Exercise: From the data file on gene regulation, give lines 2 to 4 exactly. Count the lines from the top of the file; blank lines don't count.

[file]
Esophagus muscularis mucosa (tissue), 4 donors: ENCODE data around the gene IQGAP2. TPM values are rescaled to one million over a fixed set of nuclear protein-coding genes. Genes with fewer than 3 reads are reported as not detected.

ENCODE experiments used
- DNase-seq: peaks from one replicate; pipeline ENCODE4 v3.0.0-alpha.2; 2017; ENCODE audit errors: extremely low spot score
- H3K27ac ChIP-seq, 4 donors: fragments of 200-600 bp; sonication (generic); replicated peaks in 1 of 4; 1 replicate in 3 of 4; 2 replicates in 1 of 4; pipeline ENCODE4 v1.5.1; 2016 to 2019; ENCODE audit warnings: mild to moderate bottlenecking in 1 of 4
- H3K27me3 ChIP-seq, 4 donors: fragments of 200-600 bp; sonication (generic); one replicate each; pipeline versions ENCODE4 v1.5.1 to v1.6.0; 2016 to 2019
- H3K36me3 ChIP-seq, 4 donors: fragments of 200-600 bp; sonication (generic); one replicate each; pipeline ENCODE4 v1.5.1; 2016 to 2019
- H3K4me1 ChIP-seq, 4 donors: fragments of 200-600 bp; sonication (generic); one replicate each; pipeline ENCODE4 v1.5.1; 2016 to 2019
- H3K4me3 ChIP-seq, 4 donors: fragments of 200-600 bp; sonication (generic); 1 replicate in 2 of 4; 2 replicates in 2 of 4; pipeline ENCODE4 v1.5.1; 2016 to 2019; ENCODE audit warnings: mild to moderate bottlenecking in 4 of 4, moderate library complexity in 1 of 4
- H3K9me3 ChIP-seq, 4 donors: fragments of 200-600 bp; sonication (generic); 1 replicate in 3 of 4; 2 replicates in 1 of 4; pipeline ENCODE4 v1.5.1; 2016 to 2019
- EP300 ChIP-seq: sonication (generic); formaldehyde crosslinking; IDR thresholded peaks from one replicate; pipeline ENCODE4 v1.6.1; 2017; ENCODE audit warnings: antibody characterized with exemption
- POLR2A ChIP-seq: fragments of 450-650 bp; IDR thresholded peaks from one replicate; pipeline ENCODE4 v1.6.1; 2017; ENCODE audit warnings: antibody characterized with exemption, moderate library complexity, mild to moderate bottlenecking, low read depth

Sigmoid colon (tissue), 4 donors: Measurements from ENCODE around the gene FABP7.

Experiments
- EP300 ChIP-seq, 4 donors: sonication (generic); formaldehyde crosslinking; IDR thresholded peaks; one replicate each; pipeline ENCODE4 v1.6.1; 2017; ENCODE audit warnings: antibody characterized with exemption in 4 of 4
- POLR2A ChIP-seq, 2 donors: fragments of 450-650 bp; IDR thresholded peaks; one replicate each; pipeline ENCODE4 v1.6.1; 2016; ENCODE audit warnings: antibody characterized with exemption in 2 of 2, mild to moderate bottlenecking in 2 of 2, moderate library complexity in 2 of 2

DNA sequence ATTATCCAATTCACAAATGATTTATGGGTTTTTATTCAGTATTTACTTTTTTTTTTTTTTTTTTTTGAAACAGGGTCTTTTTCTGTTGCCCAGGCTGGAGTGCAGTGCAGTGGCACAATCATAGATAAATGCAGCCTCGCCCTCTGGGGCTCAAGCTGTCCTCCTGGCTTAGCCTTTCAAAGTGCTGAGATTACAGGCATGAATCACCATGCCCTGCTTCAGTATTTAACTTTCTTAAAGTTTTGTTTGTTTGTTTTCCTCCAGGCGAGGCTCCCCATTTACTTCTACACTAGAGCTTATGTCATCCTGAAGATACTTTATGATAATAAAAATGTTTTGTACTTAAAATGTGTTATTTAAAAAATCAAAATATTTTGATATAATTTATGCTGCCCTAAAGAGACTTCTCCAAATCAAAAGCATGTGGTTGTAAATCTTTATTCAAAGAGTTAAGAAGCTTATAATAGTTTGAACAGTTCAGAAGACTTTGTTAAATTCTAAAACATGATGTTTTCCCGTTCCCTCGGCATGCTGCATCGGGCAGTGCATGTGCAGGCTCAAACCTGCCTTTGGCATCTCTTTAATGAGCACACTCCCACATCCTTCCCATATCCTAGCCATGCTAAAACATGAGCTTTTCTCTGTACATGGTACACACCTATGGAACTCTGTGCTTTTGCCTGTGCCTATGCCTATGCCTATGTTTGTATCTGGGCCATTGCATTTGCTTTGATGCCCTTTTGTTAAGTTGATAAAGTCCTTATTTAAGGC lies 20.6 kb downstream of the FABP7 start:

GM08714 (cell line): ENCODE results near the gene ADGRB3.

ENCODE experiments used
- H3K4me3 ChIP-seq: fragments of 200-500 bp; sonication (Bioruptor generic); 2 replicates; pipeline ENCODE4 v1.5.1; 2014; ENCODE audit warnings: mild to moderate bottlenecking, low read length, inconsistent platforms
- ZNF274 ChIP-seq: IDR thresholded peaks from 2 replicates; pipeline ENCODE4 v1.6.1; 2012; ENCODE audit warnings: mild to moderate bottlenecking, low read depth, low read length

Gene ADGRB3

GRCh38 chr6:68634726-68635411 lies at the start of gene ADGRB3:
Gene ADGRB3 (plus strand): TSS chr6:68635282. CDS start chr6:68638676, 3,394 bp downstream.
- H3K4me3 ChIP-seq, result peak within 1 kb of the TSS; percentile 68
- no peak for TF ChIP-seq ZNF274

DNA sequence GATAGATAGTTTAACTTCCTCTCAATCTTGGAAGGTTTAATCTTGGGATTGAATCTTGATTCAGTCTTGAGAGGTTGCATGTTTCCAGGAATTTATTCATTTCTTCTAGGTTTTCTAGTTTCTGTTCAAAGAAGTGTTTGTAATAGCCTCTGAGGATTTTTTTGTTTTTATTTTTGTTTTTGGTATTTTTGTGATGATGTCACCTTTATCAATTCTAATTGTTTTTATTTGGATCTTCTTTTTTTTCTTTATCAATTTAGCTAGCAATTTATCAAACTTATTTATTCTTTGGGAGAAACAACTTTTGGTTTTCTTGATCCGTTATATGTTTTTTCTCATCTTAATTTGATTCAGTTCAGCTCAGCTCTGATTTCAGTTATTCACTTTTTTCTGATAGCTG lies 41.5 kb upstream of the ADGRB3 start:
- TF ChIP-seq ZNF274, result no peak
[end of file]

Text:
ENCODE experiments used
- DNase-seq: peaks from one replicate; pipeline ENCODE4 v3.0.0-alpha.2; 2017; ENCODE audit errors: extremely low spot score
- H3K27ac ChIP-seq, 4 donors: fragments of 200-600 bp; sonication (generic); replicated peaks in 1 of 4; 1 replicate in 3 of 4; 2 replicates in 1 of 4; pipeline ENCODE4 v1.5.1; 2016 to 2019; ENCODE audit warnings: mild to moderate bottlenecking in 1 of 4